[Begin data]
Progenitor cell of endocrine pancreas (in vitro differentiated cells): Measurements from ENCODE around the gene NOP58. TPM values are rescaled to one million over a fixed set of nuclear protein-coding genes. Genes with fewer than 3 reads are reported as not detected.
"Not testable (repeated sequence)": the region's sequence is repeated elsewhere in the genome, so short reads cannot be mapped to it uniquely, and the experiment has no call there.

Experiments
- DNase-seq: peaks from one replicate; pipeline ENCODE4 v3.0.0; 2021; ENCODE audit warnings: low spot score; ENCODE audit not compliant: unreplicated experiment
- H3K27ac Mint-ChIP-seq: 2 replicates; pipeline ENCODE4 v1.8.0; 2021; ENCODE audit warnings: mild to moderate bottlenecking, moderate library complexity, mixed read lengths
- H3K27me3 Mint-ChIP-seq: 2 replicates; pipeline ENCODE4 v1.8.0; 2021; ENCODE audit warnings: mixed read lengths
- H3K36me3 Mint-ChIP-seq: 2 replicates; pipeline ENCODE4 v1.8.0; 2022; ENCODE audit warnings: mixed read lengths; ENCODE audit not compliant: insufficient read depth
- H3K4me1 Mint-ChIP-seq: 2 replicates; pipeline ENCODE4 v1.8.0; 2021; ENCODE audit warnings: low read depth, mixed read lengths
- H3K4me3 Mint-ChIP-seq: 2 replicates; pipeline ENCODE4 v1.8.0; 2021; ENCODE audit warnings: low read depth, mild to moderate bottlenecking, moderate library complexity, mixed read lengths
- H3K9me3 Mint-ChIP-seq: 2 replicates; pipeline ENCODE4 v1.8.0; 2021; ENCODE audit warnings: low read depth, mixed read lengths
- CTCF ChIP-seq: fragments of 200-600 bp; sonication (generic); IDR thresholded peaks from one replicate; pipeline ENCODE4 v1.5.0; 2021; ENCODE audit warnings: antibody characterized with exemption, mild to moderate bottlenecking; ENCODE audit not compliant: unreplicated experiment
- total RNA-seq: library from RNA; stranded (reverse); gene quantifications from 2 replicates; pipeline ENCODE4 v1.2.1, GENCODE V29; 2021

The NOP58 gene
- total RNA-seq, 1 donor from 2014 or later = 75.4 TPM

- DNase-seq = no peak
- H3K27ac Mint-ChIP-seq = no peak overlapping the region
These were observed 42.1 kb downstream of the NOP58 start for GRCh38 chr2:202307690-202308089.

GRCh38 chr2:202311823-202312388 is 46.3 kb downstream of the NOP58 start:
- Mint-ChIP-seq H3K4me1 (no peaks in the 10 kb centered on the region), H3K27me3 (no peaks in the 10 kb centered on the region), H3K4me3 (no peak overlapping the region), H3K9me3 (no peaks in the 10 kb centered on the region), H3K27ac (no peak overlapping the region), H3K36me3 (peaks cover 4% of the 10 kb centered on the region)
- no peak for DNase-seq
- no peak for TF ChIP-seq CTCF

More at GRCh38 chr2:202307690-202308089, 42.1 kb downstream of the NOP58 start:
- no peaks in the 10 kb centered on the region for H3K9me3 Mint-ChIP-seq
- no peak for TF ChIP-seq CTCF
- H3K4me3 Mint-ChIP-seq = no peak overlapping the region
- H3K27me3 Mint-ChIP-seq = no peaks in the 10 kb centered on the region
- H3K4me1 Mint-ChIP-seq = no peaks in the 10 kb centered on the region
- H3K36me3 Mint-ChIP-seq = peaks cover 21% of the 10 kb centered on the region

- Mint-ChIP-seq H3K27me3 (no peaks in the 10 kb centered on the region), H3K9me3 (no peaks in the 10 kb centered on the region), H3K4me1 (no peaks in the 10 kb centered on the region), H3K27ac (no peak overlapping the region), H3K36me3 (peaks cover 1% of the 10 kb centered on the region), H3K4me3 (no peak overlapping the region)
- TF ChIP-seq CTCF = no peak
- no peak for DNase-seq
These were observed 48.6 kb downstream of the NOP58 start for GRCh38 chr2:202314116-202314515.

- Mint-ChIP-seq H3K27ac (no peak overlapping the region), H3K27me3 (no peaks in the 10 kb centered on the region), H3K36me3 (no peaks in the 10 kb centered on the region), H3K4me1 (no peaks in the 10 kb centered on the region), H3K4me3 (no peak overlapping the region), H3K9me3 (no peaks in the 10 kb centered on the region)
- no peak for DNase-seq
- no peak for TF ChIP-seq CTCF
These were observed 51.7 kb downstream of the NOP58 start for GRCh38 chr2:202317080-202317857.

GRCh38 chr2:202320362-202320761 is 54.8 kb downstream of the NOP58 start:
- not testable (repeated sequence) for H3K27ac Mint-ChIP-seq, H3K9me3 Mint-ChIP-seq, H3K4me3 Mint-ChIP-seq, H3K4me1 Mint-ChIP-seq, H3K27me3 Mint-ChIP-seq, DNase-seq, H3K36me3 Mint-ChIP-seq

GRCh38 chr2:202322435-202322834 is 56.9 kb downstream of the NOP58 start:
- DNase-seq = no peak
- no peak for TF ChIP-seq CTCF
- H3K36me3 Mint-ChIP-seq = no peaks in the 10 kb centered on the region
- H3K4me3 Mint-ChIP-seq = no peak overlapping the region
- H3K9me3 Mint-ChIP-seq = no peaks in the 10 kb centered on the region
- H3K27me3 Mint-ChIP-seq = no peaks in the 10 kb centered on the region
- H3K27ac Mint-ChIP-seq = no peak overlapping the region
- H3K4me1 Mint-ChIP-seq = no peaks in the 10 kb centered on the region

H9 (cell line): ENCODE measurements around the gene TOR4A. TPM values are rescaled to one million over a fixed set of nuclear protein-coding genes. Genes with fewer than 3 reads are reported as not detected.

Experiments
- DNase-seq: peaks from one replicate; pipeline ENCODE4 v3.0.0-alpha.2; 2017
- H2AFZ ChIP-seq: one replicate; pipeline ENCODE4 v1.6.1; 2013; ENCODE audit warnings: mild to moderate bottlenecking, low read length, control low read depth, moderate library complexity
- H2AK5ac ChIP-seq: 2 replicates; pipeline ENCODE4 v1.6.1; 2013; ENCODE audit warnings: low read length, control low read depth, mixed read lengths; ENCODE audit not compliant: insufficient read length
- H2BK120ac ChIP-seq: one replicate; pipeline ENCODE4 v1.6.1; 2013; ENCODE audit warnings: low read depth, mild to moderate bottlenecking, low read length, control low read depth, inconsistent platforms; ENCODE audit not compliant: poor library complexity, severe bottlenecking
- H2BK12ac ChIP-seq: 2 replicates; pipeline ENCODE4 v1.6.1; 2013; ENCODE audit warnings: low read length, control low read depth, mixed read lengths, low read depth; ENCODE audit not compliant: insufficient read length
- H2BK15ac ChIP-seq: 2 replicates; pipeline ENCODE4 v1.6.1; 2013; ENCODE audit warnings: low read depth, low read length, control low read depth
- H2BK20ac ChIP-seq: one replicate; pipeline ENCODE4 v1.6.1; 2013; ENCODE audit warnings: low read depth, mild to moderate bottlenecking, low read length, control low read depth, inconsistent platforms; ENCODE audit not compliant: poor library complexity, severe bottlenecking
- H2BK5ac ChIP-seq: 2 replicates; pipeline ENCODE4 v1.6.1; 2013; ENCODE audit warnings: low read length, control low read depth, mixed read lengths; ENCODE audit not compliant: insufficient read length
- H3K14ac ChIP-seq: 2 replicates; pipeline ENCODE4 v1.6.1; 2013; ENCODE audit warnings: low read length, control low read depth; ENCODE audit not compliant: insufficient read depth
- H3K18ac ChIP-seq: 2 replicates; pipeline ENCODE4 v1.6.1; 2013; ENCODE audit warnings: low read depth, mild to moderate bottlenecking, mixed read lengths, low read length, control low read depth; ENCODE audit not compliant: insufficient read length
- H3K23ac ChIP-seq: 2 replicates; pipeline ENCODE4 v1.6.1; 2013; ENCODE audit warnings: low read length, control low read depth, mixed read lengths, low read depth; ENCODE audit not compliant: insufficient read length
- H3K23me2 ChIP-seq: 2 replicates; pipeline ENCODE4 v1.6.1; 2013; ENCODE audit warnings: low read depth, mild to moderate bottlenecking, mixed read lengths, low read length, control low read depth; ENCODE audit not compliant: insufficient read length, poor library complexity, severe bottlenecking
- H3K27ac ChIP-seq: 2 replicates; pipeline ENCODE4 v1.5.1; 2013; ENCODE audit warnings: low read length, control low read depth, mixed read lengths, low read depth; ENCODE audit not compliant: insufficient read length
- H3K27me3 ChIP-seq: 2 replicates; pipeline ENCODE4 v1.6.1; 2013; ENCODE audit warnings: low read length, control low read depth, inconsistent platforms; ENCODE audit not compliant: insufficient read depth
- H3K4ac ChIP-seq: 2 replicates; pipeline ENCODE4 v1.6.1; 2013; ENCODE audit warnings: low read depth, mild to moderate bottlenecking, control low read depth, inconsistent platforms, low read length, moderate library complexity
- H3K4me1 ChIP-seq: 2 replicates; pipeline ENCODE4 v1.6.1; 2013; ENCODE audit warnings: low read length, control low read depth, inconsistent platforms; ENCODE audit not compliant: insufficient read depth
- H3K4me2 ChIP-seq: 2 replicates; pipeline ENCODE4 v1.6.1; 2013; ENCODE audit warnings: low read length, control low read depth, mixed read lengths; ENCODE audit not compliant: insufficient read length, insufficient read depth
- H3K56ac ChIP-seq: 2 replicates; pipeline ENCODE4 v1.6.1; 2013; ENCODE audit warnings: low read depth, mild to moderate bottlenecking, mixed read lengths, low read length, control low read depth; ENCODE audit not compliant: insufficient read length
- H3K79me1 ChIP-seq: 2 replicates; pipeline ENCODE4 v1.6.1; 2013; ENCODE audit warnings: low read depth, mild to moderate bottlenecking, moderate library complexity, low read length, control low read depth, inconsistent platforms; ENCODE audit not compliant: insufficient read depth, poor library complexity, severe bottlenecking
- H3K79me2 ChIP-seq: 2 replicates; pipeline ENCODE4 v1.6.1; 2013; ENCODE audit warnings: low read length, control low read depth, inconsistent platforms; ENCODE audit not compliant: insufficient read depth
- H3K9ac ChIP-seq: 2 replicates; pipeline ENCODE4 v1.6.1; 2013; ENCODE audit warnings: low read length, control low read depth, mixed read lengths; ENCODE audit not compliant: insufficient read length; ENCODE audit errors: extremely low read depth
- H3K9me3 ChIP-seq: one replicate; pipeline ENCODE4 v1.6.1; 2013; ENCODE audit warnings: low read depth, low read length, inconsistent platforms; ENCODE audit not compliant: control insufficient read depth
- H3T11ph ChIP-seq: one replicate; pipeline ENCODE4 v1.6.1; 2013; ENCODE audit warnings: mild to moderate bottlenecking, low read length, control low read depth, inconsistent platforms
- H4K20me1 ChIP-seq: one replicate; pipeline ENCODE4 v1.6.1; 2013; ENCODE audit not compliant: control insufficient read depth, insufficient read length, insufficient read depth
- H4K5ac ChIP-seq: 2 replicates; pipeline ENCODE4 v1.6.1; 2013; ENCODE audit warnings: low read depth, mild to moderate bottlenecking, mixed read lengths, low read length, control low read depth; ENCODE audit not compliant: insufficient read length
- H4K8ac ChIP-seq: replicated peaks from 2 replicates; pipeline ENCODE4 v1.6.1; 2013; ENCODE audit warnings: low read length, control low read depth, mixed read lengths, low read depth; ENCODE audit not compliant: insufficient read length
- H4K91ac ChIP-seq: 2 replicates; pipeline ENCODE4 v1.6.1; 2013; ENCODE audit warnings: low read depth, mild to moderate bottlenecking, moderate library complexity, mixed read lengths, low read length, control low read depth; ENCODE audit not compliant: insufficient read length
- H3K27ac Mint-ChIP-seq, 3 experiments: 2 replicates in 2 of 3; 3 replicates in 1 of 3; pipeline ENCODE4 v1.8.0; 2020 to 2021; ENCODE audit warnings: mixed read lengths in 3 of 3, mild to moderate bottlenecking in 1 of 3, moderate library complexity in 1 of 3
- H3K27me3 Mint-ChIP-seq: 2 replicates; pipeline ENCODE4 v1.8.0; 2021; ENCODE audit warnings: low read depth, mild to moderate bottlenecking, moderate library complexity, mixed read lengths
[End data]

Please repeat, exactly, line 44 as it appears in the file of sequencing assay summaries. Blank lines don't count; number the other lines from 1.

- H3K9me3 Mint-ChIP-seq = no peaks in the 10 kb centered on the region